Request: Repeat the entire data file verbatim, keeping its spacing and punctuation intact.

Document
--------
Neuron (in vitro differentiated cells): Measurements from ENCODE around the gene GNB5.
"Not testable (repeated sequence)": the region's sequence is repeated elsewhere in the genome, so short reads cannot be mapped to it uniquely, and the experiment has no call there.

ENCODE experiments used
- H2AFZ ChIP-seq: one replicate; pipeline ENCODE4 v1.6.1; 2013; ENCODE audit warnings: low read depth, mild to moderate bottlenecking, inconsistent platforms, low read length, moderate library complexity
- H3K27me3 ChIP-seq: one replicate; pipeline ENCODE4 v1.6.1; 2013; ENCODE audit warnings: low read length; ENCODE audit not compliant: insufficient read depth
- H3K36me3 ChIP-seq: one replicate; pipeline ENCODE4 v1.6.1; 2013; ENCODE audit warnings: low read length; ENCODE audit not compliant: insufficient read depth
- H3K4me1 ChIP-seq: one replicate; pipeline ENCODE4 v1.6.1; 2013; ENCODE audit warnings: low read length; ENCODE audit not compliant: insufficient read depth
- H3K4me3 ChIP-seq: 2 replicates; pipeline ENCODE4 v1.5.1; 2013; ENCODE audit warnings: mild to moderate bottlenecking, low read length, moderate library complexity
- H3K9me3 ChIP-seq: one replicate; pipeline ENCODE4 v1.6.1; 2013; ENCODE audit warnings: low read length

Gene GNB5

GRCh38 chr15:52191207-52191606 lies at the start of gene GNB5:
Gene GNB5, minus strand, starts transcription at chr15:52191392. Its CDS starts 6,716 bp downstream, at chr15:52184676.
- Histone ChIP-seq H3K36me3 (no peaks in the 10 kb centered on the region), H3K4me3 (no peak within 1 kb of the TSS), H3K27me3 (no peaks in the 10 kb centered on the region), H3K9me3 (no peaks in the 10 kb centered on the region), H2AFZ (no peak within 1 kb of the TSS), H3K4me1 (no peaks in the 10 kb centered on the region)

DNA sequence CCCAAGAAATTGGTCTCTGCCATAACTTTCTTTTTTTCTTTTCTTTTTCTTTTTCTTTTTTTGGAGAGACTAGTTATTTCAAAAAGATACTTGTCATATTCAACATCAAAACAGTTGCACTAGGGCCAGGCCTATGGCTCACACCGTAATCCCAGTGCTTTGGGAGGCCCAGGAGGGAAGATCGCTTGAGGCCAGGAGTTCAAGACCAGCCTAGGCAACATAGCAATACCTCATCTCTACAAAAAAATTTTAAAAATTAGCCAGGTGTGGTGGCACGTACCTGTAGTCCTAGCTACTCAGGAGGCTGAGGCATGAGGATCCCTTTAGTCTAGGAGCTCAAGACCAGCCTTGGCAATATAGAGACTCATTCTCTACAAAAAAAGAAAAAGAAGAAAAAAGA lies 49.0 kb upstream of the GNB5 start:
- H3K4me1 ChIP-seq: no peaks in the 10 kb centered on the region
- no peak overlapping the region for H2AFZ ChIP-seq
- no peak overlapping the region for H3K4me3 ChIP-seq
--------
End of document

Neuron (in vitro differentiated cells): Measurements from ENCODE around the gene GNB5.
"Not testable (repeated sequence)": the region's sequence is repeated elsewhere in the genome, so short reads cannot be mapped to it uniquely, and the experiment has no call there.

ENCODE experiments used
- H2AFZ ChIP-seq: one replicate; pipeline ENCODE4 v1.6.1; 2013; ENCODE audit warnings: low read depth, mild to moderate bottlenecking, inconsistent platforms, low read length, moderate library complexity
- H3K27me3 ChIP-seq: one replicate; pipeline ENCODE4 v1.6.1; 2013; ENCODE audit warnings: low read length; ENCODE audit not compliant: insufficient read depth
- H3K36me3 ChIP-seq: one replicate; pipeline ENCODE4 v1.6.1; 2013; ENCODE audit warnings: low read length; ENCODE audit not compliant: insufficient read depth
- H3K4me1 ChIP-seq: one replicate; pipeline ENCODE4 v1.6.1; 2013; ENCODE audit warnings: low read length; ENCODE audit not compliant: insufficient read depth
- H3K4me3 ChIP-seq: 2 replicates; pipeline ENCODE4 v1.5.1; 2013; ENCODE audit warnings: mild to moderate bottlenecking, low read length, moderate library complexity
- H3K9me3 ChIP-seq: one replicate; pipeline ENCODE4 v1.6.1; 2013; ENCODE audit warnings: low read length

Gene GNB5

GRCh38 chr15:52191207-52191606 lies at the start of gene GNB5:
Gene GNB5, minus strand, starts transcription at chr15:52191392. Its CDS starts 6,716 bp downstream, at chr15:52184676.
- Histone ChIP-seq H3K36me3 (no peaks in the 10 kb centered on the region), H3K4me3 (no peak within 1 kb of the TSS), H3K27me3 (no peaks in the 10 kb centered on the region), H3K9me3 (no peaks in the 10 kb centered on the region), H2AFZ (no peak within 1 kb of the TSS), H3K4me1 (no peaks in the 10 kb centered on the region)

DNA sequence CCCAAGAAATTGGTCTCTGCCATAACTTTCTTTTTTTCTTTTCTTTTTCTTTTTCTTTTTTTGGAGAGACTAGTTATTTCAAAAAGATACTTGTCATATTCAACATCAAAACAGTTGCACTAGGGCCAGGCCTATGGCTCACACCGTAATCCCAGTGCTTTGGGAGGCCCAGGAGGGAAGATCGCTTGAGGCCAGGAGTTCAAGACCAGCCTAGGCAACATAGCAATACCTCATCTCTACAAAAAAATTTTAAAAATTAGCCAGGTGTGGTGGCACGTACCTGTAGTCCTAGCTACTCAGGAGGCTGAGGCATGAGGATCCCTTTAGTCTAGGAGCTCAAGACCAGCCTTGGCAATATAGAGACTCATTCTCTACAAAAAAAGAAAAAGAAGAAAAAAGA lies 49.0 kb upstream of the GNB5 start:
- H3K4me1 ChIP-seq: no peaks in the 10 kb centered on the region
- no peak overlapping the region for H2AFZ ChIP-seq
- no peak overlapping the region for H3K4me3 ChIP-seq